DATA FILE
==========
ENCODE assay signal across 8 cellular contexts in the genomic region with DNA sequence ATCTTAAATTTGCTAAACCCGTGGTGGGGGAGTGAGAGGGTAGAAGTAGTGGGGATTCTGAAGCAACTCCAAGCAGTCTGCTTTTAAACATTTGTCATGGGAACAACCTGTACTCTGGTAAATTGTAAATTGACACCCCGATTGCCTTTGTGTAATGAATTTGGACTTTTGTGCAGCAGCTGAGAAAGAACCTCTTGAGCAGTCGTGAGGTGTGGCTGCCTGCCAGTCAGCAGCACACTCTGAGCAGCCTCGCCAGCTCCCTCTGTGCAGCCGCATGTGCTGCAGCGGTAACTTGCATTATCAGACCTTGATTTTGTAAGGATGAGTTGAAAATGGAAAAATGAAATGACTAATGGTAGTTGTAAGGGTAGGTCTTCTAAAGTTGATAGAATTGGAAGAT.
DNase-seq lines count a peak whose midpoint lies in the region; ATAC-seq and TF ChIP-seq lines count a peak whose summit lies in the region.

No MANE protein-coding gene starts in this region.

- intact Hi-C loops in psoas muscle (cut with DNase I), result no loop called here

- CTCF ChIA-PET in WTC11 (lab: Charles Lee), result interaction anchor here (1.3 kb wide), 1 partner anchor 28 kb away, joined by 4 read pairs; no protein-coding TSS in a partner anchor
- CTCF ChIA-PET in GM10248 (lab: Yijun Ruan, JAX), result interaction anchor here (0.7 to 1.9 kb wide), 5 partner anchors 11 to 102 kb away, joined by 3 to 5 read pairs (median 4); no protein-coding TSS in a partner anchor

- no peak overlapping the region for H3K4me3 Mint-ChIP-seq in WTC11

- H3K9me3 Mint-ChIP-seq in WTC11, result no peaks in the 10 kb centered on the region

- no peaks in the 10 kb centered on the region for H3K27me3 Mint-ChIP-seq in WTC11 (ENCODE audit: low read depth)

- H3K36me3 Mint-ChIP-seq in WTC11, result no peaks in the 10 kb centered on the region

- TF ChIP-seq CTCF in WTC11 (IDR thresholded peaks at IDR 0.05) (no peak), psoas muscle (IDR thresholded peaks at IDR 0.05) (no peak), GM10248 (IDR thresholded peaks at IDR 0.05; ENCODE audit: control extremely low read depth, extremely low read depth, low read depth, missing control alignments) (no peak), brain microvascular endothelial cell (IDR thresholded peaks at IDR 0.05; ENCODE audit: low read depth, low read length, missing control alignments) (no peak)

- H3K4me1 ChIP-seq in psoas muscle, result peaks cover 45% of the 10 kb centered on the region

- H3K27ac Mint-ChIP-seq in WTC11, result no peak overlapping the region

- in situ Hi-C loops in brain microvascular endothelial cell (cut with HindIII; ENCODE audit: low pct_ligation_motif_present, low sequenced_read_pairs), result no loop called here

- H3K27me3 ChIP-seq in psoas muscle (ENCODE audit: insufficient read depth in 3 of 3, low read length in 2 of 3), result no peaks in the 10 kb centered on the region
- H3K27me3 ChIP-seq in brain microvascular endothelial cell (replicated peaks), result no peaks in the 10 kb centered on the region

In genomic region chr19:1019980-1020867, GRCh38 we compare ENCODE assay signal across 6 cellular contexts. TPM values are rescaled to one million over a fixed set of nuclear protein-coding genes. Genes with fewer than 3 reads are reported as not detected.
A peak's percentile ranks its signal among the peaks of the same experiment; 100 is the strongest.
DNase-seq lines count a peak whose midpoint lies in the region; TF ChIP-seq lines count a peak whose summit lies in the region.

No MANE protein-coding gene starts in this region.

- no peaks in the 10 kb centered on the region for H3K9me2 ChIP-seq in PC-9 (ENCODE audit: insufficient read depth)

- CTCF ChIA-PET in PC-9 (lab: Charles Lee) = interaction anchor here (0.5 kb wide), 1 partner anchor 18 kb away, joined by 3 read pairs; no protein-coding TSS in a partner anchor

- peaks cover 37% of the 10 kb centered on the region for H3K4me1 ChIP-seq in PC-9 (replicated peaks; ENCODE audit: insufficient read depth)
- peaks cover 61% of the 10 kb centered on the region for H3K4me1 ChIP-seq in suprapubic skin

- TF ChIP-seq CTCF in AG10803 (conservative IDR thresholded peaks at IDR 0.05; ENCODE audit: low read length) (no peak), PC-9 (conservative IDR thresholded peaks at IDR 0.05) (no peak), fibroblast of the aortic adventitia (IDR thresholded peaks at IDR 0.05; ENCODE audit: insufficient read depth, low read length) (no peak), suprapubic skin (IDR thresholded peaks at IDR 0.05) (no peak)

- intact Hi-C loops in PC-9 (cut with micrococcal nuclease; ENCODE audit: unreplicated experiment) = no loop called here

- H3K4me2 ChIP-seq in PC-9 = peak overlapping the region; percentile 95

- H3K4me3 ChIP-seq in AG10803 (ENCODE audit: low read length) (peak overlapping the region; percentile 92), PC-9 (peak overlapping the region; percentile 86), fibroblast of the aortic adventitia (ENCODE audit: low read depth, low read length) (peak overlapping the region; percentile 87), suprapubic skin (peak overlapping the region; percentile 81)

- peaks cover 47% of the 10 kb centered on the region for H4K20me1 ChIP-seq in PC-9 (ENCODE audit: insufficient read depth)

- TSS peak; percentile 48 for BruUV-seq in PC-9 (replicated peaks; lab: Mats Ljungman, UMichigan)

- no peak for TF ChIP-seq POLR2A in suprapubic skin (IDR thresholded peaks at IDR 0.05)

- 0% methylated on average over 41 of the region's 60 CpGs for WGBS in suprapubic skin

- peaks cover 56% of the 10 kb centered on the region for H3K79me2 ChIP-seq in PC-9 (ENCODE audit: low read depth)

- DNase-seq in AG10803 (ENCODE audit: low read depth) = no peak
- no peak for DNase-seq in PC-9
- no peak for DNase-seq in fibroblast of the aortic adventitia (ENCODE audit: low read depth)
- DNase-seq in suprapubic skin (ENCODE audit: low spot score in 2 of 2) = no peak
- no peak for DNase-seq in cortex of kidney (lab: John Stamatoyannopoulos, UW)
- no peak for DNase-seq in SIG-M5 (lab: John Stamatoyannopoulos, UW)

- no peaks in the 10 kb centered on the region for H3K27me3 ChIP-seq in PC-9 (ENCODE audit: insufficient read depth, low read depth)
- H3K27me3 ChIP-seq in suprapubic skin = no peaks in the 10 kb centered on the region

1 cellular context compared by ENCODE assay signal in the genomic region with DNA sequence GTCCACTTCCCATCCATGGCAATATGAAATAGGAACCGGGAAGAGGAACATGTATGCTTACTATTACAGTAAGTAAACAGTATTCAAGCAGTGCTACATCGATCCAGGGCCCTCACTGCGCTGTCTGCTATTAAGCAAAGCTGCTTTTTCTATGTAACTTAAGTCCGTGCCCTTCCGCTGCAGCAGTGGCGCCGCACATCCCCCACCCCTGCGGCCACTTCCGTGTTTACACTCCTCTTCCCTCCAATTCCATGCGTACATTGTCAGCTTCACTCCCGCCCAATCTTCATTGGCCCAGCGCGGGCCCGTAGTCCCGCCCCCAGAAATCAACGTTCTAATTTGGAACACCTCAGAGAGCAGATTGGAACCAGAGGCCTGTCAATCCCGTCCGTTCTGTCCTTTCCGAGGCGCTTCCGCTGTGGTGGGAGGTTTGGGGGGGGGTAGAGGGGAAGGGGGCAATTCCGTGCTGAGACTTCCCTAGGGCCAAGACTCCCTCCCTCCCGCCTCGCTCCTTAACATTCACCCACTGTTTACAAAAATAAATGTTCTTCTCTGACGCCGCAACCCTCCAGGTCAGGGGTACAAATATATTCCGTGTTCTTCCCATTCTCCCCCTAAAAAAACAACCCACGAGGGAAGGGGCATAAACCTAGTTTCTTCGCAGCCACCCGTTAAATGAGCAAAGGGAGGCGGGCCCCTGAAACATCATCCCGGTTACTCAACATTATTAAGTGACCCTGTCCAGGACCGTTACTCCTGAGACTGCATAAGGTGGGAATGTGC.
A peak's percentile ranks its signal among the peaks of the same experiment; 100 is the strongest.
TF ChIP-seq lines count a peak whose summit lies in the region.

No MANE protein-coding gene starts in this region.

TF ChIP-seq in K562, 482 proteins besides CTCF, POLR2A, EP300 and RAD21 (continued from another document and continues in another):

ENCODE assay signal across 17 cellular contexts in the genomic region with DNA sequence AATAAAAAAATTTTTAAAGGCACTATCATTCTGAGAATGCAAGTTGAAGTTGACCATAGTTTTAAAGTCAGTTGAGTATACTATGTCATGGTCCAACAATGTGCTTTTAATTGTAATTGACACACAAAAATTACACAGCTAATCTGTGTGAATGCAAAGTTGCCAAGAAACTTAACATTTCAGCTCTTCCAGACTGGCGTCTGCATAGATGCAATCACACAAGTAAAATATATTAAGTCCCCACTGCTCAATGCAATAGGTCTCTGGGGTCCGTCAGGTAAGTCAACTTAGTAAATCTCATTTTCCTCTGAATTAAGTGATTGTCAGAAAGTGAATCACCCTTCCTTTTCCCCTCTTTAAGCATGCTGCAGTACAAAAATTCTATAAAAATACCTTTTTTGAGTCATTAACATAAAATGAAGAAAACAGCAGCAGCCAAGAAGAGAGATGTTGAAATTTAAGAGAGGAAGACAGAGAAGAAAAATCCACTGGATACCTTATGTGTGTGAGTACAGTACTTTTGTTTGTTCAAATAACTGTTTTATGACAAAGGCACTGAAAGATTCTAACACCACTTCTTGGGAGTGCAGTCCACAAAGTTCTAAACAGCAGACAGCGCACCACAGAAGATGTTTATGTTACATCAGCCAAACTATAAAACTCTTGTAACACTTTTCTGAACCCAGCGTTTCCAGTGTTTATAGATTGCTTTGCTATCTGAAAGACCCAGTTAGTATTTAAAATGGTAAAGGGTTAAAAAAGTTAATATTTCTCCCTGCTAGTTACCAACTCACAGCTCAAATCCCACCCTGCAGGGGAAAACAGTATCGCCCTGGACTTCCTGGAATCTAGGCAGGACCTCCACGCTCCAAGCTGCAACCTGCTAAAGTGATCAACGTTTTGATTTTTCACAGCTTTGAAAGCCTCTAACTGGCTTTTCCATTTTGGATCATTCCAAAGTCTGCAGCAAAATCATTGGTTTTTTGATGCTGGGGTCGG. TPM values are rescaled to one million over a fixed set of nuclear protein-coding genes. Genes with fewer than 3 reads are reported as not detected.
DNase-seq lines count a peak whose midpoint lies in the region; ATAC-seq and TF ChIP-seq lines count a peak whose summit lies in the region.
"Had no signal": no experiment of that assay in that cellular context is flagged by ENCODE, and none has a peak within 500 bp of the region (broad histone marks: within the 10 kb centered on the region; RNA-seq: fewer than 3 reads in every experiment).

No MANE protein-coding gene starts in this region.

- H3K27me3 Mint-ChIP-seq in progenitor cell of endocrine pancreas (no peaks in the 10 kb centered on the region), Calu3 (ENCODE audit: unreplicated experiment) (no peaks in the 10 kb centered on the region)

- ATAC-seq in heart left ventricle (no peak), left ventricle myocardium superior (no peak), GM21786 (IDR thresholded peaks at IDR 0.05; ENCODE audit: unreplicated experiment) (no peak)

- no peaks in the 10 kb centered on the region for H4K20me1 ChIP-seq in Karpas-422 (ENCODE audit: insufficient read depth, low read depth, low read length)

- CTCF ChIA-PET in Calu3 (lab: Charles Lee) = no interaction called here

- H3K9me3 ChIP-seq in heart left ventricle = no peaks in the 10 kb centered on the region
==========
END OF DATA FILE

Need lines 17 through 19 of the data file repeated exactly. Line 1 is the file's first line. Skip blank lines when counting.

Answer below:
In genomic region chr19:1019980-1020867, GRCh38 we compare ENCODE assay signal across 6 cellular contexts. TPM values are rescaled to one million over a fixed set of nuclear protein-coding genes. Genes with fewer than 3 reads are reported as not detected.
A peak's percentile ranks its signal among the peaks of the same experiment; 100 is the strongest.
DNase-seq lines count a peak whose midpoint lies in the region; TF ChIP-seq lines count a peak whose summit lies in the region.